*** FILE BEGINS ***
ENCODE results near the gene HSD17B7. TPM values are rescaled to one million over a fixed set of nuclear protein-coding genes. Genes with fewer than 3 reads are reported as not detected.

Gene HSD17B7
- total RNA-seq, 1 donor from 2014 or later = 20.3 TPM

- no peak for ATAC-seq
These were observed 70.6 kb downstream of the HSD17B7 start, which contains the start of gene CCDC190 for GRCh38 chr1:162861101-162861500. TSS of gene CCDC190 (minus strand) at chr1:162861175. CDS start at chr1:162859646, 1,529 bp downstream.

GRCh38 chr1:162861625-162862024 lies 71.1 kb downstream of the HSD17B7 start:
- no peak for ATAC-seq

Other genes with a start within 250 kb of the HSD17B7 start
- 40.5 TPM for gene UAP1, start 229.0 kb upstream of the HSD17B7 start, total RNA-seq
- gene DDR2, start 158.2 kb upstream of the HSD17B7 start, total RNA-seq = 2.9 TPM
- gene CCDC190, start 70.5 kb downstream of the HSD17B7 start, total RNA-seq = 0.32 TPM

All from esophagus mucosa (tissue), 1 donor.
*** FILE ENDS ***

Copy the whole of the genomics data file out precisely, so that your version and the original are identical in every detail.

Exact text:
ENCODE results near the gene HSD17B7. TPM values are rescaled to one million over a fixed set of nuclear protein-coding genes. Genes with fewer than 3 reads are reported as not detected.

Gene HSD17B7
- total RNA-seq, 1 donor from 2014 or later = 20.3 TPM

- no peak for ATAC-seq
These were observed 70.6 kb downstream of the HSD17B7 start, which contains the start of gene CCDC190 for GRCh38 chr1:162861101-162861500. TSS of gene CCDC190 (minus strand) at chr1:162861175. CDS start at chr1:162859646, 1,529 bp downstream.

GRCh38 chr1:162861625-162862024 lies 71.1 kb downstream of the HSD17B7 start:
- no peak for ATAC-seq

Other genes with a start within 250 kb of the HSD17B7 start
- 40.5 TPM for gene UAP1, start 229.0 kb upstream of the HSD17B7 start, total RNA-seq
- gene DDR2, start 158.2 kb upstream of the HSD17B7 start, total RNA-seq = 2.9 TPM
- gene CCDC190, start 70.5 kb downstream of the HSD17B7 start, total RNA-seq = 0.32 TPM

All from esophagus mucosa (tissue), 1 donor.